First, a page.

Ben Crosbie is an award winning documentary filmmaker whose work has been broadcast on PBS, screened in museums, cultural centers and film festivals around the world. Driven by a mission to tell compelling stories with strong visuals, Ben co-founded the DC-based production company Eidolon Films in 2007. The company produces independent broadcast documentaries in addition to creative story-driven videos for non-profits, winning accolades for its professional work.
With a focus on character based stories, Ben has co-produced various short documentaries and one feature film during his career at Eidolon. "Keeping the Kibbutz", a 1 hour documentary about the changing Israeli kibbutz, was broadcast nationally on PBS WORLD and over 75 PBS stations in the fall of 2011. A winner of a 2012 Telly Award, the film continues to air on individual PBS stations and can be found on digital platforms such as iTunes, SnagFilms, Amazon and Youtube. Eidolon's short films have tackled issues such as health care advocacy, community identity and gentrification. Ben was a recipient of a 2011 Young Artist grant from the DC Commission on the Arts and Humanities, which helped him support the production of "73 Cents." The short film follows a local advocate using art to fight for healthcare change and is currently screening at film festivals and events around the world. Currently, Eidolon Films is in production of a TV half-hour documentary titled "Fate of a Salesman" which follows the struggles of a historic clothing store in a rapidly changing neighborhood in Washington, DC. Eidolon is also in development on a feature length documentary that will examine the dangerous trend of science denial in America.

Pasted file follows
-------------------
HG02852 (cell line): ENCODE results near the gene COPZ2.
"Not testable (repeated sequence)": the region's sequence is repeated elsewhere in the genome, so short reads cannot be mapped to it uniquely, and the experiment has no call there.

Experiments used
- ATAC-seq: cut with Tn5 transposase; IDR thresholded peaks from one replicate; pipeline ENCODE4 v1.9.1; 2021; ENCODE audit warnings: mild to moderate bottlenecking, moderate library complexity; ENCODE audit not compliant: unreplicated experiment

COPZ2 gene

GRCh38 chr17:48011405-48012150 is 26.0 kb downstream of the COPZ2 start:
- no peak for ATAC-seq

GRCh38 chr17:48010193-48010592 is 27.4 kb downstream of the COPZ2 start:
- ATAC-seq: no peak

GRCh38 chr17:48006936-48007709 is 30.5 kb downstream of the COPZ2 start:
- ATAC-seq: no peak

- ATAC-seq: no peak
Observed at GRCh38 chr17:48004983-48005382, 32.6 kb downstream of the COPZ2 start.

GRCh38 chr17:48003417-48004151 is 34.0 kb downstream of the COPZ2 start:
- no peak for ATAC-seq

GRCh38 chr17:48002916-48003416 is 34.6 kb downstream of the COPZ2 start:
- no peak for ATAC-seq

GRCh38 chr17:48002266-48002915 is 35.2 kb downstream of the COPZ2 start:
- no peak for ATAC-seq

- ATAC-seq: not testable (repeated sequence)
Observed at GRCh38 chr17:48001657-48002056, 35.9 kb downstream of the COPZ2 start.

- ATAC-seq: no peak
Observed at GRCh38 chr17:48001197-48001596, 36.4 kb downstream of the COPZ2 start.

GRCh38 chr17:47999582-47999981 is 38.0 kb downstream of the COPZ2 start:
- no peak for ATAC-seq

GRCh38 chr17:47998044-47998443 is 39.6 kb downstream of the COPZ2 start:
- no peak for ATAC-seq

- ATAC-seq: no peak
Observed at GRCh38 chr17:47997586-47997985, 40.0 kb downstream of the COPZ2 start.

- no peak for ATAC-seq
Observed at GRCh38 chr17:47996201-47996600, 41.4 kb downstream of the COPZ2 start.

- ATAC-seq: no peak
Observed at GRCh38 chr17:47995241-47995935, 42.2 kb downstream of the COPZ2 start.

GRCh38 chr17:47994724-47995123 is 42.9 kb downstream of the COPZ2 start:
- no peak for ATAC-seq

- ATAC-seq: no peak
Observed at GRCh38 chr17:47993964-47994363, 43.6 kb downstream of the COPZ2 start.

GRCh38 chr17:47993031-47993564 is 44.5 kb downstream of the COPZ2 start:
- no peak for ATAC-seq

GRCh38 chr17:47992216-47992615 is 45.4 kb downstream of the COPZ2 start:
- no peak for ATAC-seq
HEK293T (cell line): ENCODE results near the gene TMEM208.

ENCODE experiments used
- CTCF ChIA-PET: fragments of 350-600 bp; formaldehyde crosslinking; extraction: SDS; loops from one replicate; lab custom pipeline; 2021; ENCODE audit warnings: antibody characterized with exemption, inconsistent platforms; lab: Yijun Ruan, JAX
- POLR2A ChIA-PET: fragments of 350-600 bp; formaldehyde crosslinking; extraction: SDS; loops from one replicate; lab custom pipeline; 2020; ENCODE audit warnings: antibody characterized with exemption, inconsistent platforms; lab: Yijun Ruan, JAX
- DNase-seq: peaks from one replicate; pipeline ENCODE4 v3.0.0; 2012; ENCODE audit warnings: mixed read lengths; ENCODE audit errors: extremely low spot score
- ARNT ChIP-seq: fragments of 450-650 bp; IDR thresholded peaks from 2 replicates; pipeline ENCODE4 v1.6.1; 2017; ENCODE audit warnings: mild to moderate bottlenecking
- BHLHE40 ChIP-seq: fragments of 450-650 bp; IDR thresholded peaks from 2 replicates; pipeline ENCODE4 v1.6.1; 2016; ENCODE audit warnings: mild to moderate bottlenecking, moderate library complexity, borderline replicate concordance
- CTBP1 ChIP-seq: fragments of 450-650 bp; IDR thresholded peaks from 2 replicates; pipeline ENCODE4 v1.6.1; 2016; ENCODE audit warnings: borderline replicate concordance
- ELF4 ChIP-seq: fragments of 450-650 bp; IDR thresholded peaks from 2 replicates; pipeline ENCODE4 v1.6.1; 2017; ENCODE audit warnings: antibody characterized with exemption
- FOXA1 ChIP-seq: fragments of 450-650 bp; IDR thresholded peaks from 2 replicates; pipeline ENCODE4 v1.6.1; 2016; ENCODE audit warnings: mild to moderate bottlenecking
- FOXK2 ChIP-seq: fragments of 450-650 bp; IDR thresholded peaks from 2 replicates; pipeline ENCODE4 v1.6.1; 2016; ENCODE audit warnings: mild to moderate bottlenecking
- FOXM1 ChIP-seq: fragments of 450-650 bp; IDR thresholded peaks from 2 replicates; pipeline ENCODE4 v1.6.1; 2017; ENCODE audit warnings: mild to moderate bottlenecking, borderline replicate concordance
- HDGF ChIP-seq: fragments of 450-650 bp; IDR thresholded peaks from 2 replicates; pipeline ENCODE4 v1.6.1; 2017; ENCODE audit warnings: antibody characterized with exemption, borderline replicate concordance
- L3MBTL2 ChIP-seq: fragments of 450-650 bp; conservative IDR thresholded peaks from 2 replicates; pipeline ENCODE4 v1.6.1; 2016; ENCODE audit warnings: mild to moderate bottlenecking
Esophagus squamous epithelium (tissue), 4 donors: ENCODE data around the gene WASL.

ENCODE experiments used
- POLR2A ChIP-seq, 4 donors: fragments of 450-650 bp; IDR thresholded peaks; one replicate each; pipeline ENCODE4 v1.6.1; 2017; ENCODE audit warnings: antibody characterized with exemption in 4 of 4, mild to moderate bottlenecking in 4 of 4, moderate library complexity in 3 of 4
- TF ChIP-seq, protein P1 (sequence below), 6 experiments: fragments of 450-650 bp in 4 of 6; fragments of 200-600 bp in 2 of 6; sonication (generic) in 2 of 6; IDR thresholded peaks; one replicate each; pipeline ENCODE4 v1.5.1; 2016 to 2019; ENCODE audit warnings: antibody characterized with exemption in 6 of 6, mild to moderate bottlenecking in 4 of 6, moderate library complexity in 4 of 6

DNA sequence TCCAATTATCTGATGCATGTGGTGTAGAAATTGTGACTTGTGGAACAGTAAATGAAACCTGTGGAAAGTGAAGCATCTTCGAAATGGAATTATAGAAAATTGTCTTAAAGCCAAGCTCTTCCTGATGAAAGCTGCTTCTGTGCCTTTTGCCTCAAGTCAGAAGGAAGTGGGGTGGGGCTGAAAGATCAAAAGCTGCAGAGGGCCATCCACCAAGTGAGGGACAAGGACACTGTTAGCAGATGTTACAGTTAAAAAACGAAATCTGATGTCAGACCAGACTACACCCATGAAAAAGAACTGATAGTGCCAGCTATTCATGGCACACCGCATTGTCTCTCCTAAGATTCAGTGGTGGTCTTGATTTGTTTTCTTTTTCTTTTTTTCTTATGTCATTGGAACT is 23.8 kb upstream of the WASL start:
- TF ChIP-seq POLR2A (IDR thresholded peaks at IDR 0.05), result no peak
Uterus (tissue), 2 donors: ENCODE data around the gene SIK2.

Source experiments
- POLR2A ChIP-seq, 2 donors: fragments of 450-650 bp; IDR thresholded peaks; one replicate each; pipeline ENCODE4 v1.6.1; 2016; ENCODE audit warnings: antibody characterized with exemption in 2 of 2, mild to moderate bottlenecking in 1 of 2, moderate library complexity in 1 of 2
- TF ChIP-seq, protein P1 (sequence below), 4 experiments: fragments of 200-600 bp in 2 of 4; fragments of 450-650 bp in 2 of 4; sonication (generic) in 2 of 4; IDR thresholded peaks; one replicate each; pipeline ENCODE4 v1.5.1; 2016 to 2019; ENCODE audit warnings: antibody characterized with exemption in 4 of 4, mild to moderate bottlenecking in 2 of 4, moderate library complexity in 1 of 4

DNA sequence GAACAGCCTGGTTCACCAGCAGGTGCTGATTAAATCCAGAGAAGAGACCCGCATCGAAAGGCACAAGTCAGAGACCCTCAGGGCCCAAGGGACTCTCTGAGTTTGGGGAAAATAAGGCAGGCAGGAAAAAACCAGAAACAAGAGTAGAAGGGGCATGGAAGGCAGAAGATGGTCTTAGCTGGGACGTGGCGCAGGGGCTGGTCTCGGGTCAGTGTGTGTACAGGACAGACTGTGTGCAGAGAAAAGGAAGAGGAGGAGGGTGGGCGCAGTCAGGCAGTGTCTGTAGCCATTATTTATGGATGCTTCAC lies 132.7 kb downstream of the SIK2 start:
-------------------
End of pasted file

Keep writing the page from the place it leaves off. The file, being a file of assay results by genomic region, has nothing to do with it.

In addition to film-making, Ben is also an accomplished photographer, a passion he discovered as a student at Georgetown University. Documentary in style, Ben's photographs have been published in the Hill Rag, East of the River magazine, the Washington City Paper and various blogs and online publications. Ben was selected two years in a row for DCist Exposed, a photography show highlighting DC life. Committed to exploring stories within the district, Ben creates work that engages both the local community as well as a national audience.
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